Out-Law Analysis | 14 Aug 2017 | 1:06 pm | 5 min. read
The alarming growth in the consumer lending sector is not supported by wider economic conditions and there are already signs of sector activity in the restructuring market. This will only increase in the current economic climate and once regulators apply pressure on firms that can't demonstrate they are dealing with the problems regulators have identified.
There is no special insolvency regime for consumer finance companies so normal insolvency procedures and rules will apply.
Regulators are worried about the credit boom, and about lenders' ability to survive as economic conditions worsen.
The Bank of England said in a recent Financial Stability Report that consumer credit is growing at four times the rate of household incomes and in the context of a low wage, low interest rate economy, with a freeze on public sector pay increases and a fall in real wages since the onset of the financial crisis.
There are estimated to be in excess of 50,000 consumer finance businesses in the UK with a total lending stock of £198 billion, 34% of it relating to credit cards, 30% to dealership car finance and the remainder relating to personal loans, store credit and other lending. Nearly 90% of new cars are sold using some form of finance. Given the involvement of individual consumers, the sector is highly regulated.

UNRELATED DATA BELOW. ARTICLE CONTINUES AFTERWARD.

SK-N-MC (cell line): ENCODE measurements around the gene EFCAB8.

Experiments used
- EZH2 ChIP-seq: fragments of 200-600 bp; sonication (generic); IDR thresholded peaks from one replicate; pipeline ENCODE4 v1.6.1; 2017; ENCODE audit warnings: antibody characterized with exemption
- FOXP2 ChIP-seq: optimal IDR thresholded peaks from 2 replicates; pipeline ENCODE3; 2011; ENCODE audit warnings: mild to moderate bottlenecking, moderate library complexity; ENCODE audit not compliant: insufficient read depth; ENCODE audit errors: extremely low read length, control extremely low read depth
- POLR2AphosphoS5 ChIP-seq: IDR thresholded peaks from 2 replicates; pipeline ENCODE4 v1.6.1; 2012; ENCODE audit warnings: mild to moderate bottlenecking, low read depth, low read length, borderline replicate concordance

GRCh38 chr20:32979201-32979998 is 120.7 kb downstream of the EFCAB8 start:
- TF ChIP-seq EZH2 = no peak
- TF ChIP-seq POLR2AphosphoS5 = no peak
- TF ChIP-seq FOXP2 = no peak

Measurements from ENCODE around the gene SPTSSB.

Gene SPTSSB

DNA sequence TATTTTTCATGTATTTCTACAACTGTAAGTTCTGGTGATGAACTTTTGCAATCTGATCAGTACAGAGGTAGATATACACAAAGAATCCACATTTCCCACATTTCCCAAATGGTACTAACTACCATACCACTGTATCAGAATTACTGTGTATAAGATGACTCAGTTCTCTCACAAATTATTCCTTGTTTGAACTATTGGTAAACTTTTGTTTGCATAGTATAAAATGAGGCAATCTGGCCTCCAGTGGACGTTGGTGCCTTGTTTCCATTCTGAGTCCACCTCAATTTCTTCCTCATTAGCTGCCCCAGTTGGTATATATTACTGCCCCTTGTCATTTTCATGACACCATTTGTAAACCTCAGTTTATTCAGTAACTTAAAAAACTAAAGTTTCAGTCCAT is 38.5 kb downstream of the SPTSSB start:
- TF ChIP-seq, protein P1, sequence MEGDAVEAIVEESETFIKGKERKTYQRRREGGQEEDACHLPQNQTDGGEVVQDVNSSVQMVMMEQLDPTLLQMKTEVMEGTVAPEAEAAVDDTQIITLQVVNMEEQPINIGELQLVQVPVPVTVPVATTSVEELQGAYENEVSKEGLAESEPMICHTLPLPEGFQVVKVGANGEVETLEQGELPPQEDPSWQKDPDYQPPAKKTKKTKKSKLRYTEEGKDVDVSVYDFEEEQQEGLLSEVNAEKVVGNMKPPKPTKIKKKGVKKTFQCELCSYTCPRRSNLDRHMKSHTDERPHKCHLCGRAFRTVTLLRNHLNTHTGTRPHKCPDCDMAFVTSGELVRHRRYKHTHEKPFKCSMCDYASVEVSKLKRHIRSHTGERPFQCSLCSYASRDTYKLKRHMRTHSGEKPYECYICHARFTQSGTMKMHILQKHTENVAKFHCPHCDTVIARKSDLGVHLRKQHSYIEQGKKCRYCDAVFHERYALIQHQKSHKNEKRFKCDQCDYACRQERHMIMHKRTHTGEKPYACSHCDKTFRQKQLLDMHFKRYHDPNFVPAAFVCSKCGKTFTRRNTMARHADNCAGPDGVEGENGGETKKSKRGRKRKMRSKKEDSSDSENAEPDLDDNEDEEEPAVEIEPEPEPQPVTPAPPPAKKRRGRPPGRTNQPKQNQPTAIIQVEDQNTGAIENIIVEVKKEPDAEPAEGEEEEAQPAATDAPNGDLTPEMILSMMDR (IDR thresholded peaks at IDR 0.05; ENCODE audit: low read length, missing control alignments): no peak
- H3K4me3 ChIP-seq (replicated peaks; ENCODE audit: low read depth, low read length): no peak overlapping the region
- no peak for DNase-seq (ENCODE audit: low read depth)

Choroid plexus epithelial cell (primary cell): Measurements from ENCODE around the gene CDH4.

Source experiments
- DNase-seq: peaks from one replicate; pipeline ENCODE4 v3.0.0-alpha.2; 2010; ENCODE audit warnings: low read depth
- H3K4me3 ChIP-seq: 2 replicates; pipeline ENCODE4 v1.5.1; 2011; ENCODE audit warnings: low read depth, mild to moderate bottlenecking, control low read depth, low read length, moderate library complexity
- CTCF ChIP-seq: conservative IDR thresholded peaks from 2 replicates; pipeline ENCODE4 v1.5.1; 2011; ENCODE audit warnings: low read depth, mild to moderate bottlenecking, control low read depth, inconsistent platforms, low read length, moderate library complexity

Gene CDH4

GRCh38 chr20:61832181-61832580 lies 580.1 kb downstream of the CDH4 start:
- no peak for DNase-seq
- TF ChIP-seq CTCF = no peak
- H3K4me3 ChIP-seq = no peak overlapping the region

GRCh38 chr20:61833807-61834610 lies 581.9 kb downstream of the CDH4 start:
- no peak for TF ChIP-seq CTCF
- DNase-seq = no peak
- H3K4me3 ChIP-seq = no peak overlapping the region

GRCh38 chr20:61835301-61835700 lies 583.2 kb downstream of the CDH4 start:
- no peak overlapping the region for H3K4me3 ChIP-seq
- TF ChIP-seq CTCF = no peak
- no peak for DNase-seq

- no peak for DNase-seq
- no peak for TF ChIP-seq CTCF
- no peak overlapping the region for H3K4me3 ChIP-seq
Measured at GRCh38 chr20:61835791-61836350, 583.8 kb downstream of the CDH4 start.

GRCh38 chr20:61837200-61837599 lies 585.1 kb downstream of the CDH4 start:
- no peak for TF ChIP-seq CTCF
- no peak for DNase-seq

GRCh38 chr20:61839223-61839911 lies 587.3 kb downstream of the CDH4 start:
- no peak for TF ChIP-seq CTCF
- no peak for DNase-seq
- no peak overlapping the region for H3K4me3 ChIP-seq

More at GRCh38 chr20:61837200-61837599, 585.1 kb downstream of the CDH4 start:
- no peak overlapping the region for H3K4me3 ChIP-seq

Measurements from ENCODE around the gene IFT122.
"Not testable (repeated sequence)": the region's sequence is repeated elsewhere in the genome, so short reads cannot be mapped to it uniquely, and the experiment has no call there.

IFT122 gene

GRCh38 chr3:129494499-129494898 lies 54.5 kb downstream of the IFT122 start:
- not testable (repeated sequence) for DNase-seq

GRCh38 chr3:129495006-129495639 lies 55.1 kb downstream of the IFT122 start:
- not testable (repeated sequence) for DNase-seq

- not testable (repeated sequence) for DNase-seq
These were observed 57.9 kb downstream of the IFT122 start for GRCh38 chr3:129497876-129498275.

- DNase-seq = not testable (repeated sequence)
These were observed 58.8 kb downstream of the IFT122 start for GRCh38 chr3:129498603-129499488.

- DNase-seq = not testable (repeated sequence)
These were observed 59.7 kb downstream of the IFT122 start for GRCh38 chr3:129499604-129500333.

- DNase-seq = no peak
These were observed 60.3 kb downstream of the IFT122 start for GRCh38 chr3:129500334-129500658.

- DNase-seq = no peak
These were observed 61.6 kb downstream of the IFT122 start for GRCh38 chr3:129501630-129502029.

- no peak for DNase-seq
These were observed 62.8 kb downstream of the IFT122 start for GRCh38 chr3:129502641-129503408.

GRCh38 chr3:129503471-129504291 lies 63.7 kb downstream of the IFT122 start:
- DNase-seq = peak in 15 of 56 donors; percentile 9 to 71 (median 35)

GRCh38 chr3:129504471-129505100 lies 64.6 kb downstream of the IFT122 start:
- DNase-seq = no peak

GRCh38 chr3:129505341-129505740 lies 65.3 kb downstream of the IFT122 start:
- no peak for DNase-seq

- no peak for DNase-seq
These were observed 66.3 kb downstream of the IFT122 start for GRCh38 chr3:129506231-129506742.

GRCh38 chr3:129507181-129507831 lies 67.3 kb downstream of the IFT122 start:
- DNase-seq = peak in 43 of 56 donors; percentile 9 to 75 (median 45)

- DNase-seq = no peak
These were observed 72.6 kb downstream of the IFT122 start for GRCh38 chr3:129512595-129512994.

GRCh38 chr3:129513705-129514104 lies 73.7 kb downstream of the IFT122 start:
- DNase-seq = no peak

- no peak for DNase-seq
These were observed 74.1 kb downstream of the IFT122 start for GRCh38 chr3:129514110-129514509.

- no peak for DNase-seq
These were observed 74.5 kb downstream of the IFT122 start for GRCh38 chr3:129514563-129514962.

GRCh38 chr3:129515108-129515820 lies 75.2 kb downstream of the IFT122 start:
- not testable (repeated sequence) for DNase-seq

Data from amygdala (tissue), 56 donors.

The Financial Stability Report said that although loss rates remain low this is partly as a result of banks’ net margins on new lending falling and major lenders using lower risk weights to calculate the capital they need to hold. The increase, the report explains, is partly a matter of a cultural shift towards use of dealership finance and technological changes leading to an increase in on-line shopping, contactless payments and use of credit cards. Over the past 10 years, UK banks’ total write-offs on UK consumer credit lending have been 10 times higher than on mortgages.
The Prudential Regulation Authority (PRA) recently expressed concern about the reducing resilience of consumer credit portfolios (421KB / 6-page PDF) because of “the combination of continued growth, lower pricing, falling average risk-weights and some increased lending into higher risk segments”.